Agesilaiis and said with a smile : " I make thee my
guest-friend, Agesilaiis," and offered him a javelin
which he held in his hand. Agesilaiis accepted it,
and being delighted with the fair looks and kindly


bearing of the boy, looked round upon his com-
panions to see if any one of them had anything that
would do for a return-gift to a fair and gallant friend ;
and seeing that the horse of Idaeus, his secretary,
had a decorated head-gear, he quickly took this off
and gave it to the youth. Nor afterwards did he
cease to remember him, but when, as time went on,
the youth was robbed of his home by his brothers
and driven into exile in Peloponnesus, he paid him
much attention. He even gave him some assistance
in his love affairs. For the Persian was enamoured
of an Athenian boy, an athlete, who, owing to his
stature and strength, was in danger of being ruled
out of the lists at Olympia. He therefore had re-
course to Agesilaiis with entreaties to help the boy,
and Agesilaiis, wishing to gratify him in this matter
also, with very great difficulty and with much trouble
effected his desires. 2

Indeed, although in other matters he was exact and

1 Of. Xenophon, Hell. iv. 1, '2S-38, where Agesilaiis adds
a promise to respect, in future 1 , the property of Pharnabazus,
even in case of war.

3 Cf. Xenophon, Htll. iv. 1, 89 f.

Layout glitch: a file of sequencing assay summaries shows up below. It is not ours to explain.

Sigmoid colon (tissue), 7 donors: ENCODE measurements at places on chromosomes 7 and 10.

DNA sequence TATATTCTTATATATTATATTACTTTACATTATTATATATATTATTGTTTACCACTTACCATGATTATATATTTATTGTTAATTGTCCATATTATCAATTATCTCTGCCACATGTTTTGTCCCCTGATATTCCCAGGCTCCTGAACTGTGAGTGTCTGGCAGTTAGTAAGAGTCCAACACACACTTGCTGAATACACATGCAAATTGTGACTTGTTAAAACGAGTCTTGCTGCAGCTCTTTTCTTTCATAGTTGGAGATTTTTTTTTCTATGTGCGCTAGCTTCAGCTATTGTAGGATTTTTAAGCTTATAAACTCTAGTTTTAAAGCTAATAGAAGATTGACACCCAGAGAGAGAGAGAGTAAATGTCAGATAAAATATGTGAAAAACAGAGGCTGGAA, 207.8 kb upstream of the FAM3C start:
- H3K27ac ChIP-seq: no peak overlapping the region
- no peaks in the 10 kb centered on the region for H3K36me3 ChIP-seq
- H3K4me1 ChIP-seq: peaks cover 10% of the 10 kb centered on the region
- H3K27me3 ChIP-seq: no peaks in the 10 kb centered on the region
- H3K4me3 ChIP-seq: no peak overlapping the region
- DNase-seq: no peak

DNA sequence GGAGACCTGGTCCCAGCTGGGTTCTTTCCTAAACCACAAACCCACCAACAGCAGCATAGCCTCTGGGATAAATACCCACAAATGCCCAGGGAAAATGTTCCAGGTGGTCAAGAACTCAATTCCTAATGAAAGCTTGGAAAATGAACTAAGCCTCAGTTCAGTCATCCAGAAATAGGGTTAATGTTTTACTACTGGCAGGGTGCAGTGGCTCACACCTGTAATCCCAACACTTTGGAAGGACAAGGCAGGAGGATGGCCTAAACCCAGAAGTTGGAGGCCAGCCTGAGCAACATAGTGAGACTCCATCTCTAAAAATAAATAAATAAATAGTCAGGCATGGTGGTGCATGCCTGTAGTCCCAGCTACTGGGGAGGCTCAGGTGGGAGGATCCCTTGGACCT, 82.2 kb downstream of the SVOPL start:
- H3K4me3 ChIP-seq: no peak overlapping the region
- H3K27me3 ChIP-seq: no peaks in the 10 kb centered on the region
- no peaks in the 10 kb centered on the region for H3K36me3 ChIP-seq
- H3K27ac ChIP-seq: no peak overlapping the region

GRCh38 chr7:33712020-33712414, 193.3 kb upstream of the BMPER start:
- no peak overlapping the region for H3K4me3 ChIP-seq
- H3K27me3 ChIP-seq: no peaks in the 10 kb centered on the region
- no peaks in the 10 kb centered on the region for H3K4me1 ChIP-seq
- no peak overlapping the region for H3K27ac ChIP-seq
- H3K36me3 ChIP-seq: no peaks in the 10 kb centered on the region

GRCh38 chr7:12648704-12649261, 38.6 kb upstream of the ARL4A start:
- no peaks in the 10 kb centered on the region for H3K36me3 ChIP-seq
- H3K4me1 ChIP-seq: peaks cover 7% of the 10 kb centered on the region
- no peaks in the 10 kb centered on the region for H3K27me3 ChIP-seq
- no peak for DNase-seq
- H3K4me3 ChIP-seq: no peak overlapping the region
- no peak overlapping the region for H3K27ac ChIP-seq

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4 Bi/caiov. (beperai <yovv eiriGToXiov avrov 71/309
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' et e d&iKei, ^

e '->?." eV xei^ oi;^ rot?

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7T/:09 TO (TV/Ji(f)pOV G^pljTO TO) KCLlpM fJia\\OV, ft)?

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vov yap Seo/jievov Kal Ka\ovvTOS avrov aTTLovra,
fjieracrT panels elirrev w? ^aKeirov eXeeiv ap,a KCLI
cfipoveiv. rovrl fjiev le/^to^f/io? o <^)iXocro^)o? icrro-

XIV. "H&rj e irepiiovTos evLavrcv Bevrepov
TTJ ffrparrf^/ia TroXu? avw Xoyo? tycopei TOV '
<ri\dov, Kal $6j;a dav/nacrTrj Karel^e TT}?
aw(f)pocrvvr)s UVTOV Kal euTe\ias

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iepols, a /u?) TroXXot KaOopwcriv avOpw-
rrpaTTOVTas ?}yUft?, TOVTWV TOU? 6eovs TTOLOV-

Tocravrais ov pa&iws dv T/? ei&e
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7T(f)VK(i)<t. -tjStCTTOV & 6 tafia TOfc? KaTOLKOVGl Tt)l>

> rfcrav ol Trd\ai ftapels Kal d<po-
Kal Stat'oi'Te? VTTO TT\OVTOV Kal

Kal (TTpaTrjyol SeSioTes Kal


law-abiding, in matters of friendship he thought that
rigid justice was a mere pretext. At any rate, there-
is in circulation a letter of his to Hidrieus the Carian,